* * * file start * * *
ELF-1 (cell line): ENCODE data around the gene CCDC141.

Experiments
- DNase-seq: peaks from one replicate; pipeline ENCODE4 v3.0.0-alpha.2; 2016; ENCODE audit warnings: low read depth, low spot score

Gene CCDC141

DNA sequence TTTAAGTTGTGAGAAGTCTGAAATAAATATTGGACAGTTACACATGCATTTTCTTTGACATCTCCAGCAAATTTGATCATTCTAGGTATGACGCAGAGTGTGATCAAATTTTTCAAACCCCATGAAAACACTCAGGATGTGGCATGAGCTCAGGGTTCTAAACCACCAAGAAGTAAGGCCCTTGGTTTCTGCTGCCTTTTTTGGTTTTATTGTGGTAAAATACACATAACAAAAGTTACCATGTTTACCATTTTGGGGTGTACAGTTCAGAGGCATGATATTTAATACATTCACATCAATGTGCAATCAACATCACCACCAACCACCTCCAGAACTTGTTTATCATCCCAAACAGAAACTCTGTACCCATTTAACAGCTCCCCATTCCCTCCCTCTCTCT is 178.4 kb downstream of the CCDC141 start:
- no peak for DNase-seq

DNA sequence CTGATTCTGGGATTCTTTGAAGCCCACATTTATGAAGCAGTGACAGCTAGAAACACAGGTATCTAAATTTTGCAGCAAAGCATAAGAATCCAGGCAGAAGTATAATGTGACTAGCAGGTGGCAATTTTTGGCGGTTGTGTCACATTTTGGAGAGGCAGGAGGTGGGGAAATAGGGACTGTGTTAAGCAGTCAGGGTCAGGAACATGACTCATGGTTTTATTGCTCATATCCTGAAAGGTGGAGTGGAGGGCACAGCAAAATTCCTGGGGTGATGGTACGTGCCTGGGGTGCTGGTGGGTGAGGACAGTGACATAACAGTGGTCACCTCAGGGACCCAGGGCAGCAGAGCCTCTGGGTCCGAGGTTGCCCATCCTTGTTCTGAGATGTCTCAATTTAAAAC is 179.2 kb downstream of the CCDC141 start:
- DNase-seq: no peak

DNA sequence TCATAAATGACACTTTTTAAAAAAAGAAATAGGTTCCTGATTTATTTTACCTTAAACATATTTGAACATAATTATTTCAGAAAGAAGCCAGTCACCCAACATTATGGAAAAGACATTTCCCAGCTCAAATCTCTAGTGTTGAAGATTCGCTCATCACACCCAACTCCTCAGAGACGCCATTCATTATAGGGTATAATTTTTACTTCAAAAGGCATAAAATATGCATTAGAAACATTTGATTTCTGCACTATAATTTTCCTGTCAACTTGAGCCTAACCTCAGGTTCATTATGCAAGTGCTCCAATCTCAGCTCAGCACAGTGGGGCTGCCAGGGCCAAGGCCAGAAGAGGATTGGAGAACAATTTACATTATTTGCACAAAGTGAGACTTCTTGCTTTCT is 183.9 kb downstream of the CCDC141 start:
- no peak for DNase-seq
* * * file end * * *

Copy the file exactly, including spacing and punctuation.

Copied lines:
ELF-1 (cell line): ENCODE data around the gene CCDC141.

Experiments
- DNase-seq: peaks from one replicate; pipeline ENCODE4 v3.0.0-alpha.2; 2016; ENCODE audit warnings: low read depth, low spot score

Gene CCDC141

DNA sequence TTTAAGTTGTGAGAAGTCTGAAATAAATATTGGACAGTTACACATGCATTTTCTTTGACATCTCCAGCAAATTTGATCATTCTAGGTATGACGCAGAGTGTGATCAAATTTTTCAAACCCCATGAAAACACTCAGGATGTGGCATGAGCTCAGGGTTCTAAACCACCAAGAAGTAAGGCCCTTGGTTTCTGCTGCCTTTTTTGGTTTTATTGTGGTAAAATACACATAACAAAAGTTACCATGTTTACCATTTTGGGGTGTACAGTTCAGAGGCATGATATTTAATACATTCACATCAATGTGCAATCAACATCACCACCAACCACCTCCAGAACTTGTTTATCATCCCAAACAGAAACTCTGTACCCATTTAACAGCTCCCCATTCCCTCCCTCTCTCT is 178.4 kb downstream of the CCDC141 start:
- no peak for DNase-seq

DNA sequence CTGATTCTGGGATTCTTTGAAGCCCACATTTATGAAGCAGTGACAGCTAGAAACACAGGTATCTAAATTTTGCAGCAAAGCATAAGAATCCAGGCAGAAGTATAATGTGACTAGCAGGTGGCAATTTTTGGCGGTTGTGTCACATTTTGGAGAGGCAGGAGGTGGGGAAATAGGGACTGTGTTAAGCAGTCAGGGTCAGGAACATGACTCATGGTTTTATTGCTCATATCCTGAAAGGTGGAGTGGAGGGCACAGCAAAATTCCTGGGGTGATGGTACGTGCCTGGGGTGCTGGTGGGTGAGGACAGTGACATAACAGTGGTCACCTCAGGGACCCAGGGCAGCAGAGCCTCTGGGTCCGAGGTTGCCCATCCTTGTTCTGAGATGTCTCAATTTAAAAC is 179.2 kb downstream of the CCDC141 start:
- DNase-seq: no peak

DNA sequence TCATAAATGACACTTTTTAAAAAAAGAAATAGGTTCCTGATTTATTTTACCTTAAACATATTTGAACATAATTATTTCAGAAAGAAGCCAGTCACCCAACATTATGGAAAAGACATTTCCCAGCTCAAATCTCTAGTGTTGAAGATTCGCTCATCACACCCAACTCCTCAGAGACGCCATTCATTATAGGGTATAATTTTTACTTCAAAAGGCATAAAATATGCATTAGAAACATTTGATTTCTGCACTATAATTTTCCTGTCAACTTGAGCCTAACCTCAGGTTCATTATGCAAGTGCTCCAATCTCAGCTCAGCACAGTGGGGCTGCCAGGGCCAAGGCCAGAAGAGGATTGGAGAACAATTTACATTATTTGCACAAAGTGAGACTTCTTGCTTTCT is 183.9 kb downstream of the CCDC141 start:
- no peak for DNase-seq